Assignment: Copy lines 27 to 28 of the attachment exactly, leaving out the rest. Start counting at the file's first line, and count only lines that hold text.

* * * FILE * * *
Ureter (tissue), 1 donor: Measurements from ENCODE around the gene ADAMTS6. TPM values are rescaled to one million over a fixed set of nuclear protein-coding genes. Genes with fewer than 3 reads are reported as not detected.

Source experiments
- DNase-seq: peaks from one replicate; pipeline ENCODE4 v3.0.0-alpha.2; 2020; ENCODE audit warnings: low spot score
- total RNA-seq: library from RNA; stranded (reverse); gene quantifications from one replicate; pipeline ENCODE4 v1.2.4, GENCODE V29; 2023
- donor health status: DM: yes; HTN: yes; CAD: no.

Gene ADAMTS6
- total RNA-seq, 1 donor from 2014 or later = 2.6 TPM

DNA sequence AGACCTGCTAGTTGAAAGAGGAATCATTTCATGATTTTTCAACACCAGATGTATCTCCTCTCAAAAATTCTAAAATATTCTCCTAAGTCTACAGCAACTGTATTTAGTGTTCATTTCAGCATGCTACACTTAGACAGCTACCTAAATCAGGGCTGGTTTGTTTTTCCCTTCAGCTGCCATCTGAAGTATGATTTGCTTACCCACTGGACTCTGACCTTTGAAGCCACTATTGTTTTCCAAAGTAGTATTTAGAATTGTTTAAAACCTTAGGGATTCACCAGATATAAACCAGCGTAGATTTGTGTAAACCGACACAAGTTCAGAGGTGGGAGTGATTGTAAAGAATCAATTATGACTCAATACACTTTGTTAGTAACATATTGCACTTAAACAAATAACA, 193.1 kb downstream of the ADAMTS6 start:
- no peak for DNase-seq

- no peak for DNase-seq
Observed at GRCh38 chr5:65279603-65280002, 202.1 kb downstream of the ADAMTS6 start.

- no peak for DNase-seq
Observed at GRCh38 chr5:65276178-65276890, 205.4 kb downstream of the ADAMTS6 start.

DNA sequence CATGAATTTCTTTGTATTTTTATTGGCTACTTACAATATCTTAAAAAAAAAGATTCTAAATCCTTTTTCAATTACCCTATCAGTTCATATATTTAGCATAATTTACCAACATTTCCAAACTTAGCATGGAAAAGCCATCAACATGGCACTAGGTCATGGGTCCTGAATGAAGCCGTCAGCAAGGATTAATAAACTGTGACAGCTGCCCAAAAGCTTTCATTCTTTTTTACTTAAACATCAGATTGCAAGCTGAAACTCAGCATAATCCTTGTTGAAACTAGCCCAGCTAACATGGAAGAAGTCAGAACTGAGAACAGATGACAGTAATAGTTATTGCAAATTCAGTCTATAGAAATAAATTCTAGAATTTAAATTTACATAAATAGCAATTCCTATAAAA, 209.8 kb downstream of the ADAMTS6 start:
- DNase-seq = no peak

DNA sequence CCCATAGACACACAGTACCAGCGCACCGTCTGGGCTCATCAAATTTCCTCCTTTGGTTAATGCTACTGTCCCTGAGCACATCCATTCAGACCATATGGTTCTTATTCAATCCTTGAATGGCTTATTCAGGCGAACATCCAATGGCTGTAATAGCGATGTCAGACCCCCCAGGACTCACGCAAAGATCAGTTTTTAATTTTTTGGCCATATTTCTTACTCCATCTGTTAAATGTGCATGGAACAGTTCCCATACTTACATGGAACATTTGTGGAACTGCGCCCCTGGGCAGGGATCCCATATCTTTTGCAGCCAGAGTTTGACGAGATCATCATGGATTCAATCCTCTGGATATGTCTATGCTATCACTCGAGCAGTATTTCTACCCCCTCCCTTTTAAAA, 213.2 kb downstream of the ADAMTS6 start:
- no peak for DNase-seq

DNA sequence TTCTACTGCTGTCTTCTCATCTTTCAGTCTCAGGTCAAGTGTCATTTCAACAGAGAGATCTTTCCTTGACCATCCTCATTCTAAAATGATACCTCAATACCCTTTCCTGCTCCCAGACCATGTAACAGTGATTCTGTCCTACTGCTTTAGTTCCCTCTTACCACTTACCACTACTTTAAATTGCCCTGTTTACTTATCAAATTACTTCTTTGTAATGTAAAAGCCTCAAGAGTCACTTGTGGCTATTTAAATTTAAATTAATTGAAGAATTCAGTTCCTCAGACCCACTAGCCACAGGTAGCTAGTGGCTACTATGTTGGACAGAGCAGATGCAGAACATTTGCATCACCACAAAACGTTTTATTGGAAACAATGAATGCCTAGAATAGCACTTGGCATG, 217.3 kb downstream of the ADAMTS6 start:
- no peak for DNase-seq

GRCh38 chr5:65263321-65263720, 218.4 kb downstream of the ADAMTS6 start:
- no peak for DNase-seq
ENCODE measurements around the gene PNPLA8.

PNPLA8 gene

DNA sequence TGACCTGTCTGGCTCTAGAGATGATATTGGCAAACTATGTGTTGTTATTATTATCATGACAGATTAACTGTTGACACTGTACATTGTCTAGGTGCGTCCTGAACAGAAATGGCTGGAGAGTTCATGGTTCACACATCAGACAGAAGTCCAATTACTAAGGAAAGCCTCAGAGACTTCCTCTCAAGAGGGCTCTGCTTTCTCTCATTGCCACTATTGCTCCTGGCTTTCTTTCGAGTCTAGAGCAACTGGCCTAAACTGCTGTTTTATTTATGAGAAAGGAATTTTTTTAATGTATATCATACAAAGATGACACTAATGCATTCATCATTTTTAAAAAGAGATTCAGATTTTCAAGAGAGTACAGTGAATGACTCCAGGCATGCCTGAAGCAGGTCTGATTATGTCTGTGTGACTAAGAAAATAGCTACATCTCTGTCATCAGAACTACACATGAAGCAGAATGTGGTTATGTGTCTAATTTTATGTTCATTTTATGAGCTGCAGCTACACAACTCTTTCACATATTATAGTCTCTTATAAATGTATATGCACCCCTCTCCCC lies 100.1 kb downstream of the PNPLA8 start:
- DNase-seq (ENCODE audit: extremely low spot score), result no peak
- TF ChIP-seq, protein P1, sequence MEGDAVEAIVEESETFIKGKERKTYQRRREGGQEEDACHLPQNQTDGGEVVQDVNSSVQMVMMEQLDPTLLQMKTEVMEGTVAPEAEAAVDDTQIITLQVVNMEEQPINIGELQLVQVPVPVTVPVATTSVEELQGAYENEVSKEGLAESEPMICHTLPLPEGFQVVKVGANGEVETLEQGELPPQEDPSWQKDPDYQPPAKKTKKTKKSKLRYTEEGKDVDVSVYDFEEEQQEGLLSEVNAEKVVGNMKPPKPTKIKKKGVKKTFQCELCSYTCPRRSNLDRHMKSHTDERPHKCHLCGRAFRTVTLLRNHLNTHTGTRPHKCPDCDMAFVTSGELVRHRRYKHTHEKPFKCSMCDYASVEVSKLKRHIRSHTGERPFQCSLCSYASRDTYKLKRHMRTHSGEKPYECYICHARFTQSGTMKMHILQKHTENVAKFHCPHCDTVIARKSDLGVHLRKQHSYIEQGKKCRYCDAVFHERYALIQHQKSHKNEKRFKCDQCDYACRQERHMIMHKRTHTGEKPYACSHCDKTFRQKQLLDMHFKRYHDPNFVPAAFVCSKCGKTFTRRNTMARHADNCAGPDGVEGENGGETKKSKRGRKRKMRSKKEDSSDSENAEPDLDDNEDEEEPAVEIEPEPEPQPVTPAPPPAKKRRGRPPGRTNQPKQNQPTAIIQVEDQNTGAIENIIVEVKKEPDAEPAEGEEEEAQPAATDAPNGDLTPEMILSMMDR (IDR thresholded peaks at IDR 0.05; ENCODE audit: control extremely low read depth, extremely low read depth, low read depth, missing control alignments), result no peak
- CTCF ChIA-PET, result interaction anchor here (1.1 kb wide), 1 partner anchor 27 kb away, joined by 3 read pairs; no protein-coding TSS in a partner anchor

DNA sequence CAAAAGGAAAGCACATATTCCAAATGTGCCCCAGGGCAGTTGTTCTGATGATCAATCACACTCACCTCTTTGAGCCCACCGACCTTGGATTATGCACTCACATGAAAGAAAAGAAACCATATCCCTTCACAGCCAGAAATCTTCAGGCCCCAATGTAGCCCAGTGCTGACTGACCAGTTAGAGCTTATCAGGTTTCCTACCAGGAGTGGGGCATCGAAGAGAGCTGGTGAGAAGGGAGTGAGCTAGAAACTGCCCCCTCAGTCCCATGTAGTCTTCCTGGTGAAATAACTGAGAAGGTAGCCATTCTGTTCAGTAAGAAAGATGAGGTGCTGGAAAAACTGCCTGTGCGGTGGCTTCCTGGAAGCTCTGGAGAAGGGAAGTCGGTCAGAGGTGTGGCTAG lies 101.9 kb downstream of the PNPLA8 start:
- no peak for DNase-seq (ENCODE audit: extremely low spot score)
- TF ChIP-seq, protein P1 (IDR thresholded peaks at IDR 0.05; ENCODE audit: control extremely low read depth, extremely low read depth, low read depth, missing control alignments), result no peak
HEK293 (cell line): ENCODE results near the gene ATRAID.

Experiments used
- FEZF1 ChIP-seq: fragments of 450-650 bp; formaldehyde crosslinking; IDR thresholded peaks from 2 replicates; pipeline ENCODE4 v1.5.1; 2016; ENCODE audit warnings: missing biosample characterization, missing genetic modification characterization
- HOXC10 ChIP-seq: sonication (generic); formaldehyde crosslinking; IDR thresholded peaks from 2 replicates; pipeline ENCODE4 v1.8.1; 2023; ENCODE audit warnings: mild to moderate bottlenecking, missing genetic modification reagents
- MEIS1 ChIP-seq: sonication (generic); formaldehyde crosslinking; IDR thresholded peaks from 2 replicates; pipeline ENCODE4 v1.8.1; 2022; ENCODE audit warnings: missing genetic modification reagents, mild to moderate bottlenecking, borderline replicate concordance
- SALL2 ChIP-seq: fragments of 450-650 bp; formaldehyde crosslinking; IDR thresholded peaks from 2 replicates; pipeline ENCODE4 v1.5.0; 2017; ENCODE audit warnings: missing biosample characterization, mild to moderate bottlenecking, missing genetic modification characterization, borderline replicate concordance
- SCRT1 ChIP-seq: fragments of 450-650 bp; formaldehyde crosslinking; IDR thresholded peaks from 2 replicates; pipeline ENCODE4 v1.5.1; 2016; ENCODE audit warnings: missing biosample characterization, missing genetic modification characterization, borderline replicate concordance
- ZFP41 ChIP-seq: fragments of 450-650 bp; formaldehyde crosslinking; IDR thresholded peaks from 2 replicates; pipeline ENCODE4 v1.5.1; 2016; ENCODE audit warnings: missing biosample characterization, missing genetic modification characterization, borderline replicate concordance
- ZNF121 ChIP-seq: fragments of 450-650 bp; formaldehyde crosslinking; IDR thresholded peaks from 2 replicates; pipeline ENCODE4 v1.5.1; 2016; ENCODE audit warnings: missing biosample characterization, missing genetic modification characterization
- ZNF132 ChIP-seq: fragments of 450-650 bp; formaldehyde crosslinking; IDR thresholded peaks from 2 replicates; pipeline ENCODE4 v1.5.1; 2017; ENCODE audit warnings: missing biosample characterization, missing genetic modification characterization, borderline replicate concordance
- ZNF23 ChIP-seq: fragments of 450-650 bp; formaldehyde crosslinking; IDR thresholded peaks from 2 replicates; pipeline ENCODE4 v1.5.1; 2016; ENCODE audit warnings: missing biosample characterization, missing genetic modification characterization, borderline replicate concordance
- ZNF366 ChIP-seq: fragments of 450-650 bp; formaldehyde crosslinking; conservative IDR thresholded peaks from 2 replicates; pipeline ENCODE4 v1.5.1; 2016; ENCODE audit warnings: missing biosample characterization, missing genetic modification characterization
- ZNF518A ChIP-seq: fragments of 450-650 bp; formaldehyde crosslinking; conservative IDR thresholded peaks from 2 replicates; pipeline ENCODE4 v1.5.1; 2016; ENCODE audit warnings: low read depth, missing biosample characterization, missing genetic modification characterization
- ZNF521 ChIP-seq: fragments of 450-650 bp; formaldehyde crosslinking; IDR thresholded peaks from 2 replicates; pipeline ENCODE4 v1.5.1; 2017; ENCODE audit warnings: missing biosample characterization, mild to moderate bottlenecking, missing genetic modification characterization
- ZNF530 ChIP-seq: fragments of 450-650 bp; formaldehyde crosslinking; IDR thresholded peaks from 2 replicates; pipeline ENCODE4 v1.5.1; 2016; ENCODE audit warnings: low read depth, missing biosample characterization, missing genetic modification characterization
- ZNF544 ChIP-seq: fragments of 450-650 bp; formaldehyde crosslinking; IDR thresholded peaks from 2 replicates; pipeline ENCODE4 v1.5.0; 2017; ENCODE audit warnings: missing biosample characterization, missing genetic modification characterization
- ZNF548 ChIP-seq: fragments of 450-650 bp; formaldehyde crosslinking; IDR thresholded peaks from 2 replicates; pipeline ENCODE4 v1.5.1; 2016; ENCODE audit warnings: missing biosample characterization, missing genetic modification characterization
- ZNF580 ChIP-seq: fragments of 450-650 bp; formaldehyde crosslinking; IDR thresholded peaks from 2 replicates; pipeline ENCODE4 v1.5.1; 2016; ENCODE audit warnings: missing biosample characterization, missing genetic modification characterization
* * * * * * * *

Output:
- CTCF ChIA-PET, result interaction anchor here (1.1 kb wide), 1 partner anchor 27 kb away, joined by 3 read pairs; no protein-coding TSS in a partner anchor

DNA sequence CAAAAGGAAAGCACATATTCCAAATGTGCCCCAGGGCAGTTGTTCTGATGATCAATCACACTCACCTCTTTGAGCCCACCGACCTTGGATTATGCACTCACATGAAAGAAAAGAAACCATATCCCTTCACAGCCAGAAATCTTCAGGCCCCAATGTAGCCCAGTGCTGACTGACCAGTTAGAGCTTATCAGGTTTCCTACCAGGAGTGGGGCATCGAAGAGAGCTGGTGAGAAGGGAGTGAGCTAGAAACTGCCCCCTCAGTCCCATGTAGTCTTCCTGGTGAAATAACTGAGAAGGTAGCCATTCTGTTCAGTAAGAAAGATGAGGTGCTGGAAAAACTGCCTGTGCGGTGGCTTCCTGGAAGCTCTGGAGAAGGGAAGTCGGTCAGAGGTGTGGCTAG lies 101.9 kb downstream of the PNPLA8 start: